This is not History, but Mythology: Historian and Professor Irfan Habib on the NEP and changes to the curriculum 

All India Save Education Committee consisting eminent educationists, professors,  have been holding conferences and awareness programmes on what the NEP lacks and how it is going to impact 
Representational image (Picture: Express illustrations)
Representational image (Picture: Express illustrations)

The government is, through the National Education Policy, is going forward with the version of Indian history that supports its narrow position, said Professor Irfan Habib, noted historian and Professor Emeritus at the Aligarh Muslim University. Speaking at a conference held by a group called the All India Save Education Committee, Habib said, "The NEP was published last year and now it is in the course of implementation. It does happen that History is one of the subjects towards which nationalists and fascists use to usually appeal to particular sections and they are marked out for suppression and discouragement. Nazi's Germany is the classic example of this. The present regime is going forward with the version of Indian history in such a way that it will support its narrow and semi-fascist position."

India's National Education Policy 2020 has been in the news for a long time now. In July 2021, Prime Minister Narendra Modi celebrated the completion of one year since the NEP was introduced. While many institutions are in a rush to make changes in the syllabi and consider themselves to be among the firsts to implement the NEP, there has been a whole lot of pushback as well. The All India Save Education Committee which comprises eminent educationists, professors, former bureaucrats and others, has been holding conferences and awareness programmes on what the policy lacks and how it is going to impact the education system. The committee organised the All India Save Education Conference on October 30.

Throwing light on how UGC has approved the History syllabus for current BA courses, he explained, "We must note that the syllabus approved by UGC speaks only about kings, queens, religious figures and doesn't show much concern for the common people, how they lived and what their troubles were. We would like to have details of economic history, development of ideas, technology and women's history these days. The UGC syllabus is manifestly racial because it begins with the concern to prove that Indians were the original Aryans. How does it matter to the youngsters? At the same time, (they are) bringing this racial issue into India by their manifestly anti-Dravidian position in claiming the Indus Civilisation only for the Aryans. That claim is put forward by a simple change of nomenclature, by calling it Saraswathi Sindhu Civilisation, instead of Indus or Harappan Civilisation." 

He further added, "There is also a confusion between the myth and facts. Another interesting thing is that the caste system is not at all discussed in ancient India and only comes into the picture in the period of the Muslim rule. On the other hand, Shudras and others are just pushed under the carpet, Rajputs are thought to be important and students are pushed to study their origin. The saddest part is Akbar, who was a Mughal ruler, has been ruled out of the syllabus. His opponents including Rana Pratap Singh, Queen Durgavathi are to be studied by the students. Students who study medieval India don't even get to study Mughal architecture or art. This is not history but bad mythology and totally opposed to the scientific spirit that must motivate our knowledge."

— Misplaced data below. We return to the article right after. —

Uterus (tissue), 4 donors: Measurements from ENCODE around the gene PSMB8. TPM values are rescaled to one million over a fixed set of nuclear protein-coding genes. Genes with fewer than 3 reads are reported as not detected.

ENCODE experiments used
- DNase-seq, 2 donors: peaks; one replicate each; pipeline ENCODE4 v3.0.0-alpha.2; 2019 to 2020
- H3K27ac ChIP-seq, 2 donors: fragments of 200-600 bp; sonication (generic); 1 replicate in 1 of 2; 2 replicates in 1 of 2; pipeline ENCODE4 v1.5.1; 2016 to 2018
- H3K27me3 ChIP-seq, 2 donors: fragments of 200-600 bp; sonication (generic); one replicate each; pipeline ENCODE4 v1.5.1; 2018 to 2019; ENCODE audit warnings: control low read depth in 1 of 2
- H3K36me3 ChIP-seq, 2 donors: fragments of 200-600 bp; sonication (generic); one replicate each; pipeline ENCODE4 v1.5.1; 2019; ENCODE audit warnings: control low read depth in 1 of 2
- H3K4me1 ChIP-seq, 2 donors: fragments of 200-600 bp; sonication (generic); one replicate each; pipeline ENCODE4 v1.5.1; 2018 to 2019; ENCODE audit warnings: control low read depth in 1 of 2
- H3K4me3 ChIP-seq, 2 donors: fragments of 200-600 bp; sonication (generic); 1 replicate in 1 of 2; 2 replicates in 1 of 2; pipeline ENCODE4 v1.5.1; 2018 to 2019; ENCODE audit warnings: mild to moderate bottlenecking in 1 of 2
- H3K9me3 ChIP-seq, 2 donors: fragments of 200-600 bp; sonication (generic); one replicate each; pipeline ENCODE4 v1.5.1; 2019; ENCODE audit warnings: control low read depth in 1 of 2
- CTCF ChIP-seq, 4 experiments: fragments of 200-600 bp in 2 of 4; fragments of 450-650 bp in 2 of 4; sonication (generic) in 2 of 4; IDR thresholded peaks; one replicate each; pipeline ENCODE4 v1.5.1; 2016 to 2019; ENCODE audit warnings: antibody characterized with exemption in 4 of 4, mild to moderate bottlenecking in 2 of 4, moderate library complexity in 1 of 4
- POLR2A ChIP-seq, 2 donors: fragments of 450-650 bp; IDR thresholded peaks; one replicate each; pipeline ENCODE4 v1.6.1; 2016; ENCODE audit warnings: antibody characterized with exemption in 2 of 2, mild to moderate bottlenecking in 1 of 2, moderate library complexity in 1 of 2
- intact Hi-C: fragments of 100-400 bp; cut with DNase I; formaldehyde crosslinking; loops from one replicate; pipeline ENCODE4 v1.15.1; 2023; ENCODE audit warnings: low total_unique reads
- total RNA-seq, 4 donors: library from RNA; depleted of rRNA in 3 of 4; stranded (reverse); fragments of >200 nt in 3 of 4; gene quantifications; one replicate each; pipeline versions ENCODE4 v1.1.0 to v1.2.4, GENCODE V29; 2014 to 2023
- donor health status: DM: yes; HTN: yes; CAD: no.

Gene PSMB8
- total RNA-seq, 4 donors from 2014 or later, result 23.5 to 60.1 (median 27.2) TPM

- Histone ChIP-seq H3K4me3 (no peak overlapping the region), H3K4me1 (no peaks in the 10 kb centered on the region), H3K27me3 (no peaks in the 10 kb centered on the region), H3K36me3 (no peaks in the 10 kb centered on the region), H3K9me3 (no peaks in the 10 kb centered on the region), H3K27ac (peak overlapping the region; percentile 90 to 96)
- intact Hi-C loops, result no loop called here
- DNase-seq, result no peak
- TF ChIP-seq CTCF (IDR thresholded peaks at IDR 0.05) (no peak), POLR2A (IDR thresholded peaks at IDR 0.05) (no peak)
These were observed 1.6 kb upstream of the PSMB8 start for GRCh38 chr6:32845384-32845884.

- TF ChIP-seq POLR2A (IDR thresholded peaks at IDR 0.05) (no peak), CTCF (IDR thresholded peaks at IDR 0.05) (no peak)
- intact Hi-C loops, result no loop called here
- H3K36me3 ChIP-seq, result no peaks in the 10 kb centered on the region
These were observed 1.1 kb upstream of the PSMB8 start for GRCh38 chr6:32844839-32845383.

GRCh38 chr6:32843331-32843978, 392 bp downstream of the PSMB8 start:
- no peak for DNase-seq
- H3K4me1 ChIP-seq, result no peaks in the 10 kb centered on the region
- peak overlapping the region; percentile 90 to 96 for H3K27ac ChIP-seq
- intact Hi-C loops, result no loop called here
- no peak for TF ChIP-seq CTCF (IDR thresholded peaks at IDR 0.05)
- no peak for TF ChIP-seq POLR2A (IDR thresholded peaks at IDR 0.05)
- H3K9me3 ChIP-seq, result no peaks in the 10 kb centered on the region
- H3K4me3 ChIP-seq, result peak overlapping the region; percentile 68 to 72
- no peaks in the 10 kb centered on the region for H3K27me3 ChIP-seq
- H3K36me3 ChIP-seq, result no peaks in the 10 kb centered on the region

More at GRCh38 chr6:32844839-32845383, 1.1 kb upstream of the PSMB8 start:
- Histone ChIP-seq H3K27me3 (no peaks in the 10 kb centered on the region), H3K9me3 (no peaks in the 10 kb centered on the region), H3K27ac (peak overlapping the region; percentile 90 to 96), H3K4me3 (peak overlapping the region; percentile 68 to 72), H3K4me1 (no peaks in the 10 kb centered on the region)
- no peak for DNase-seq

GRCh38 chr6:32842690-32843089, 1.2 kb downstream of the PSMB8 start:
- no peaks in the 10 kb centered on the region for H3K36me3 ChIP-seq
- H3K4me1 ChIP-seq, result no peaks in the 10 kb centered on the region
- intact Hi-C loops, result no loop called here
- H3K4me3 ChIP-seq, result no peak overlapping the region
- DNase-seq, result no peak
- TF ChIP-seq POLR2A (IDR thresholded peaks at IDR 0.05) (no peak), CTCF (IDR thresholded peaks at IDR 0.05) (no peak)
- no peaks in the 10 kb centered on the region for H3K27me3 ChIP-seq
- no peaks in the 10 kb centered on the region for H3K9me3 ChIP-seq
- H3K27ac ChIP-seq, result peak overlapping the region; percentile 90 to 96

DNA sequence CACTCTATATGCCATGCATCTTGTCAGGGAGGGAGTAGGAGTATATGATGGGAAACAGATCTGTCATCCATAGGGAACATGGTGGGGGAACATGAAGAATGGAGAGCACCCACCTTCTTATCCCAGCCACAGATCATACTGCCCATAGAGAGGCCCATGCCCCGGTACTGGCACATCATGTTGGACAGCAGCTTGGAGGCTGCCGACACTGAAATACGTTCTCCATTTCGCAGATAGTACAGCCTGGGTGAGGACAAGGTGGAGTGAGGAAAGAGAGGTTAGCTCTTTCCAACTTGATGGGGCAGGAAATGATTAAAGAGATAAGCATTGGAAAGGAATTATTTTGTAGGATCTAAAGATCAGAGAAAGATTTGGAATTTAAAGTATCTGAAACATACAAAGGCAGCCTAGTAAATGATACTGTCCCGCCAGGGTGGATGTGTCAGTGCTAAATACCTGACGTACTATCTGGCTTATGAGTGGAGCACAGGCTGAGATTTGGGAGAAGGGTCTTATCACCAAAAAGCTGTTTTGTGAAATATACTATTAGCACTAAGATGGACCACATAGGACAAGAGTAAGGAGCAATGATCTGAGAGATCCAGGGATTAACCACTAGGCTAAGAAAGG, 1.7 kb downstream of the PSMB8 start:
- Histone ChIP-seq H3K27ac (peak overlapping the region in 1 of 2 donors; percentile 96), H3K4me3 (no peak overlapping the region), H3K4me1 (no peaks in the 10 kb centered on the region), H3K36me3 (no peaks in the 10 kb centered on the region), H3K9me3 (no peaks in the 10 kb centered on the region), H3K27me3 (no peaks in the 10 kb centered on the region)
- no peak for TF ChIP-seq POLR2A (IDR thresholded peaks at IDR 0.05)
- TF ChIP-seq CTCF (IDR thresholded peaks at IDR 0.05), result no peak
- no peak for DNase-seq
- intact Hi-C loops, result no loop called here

Meanwhile, Professor Sukhadeo Thorat, former Chairman of the UGC and Professor Emeritus at JNU, said, "One of the simple goals of NEP is to improve the quality of education. My reading of the NEP report clearly shows evidence that while access to quality education is being suggested, it will happen at the cost and denial of education to poor and deprived sections of society. At the moment, our enrollment ratio in higher education is close to 1/3rd which is way behind many developing countries including China. There are limitations of this report but the way it is going to affect equity and inclusion is a matter of concern. We have set up government institutions, private aided colleges, public state universities and their fee structure as well. Our aim to set up these institutions is to provide education to the poor.  However, the developments have reversed this aim. One of the main reasons is privatisation of higher education hence if you consider the access to education for the poor and marginalised section is too low. "

Prof Thorat also explained some of the drawbacks of this policy which are worrisome for a larger section of our society. He said,  "In the NEP, the duration of the bachelor's degree has been increased to 4 years hence the education cost will obviously increase and the poor students can't afford to pay for it. You are also creating a hierarchy among the degree holders by giving a degree to those who study for three years and honours degree after four years. There is also a recommendation to form a unitary university. This concept has been successful in the USA but it can't happen in India. We started with the affiliated university concept, under which different institutions come and people can study there.  Colleges are spread across small towns, villages, cities and so on. This will provide easy access to the poor community. But NEP suggests setting up 360 universities in places like bigger districts which will decrease the access of higher education to the students coming from poor and rural communities.  This is another aspect which we have to deal with. The policy also suggests the National Test for Admissions. Why do we need a national test for liberal education? Introducing a national test will impact thousands of students like NEET has already done."

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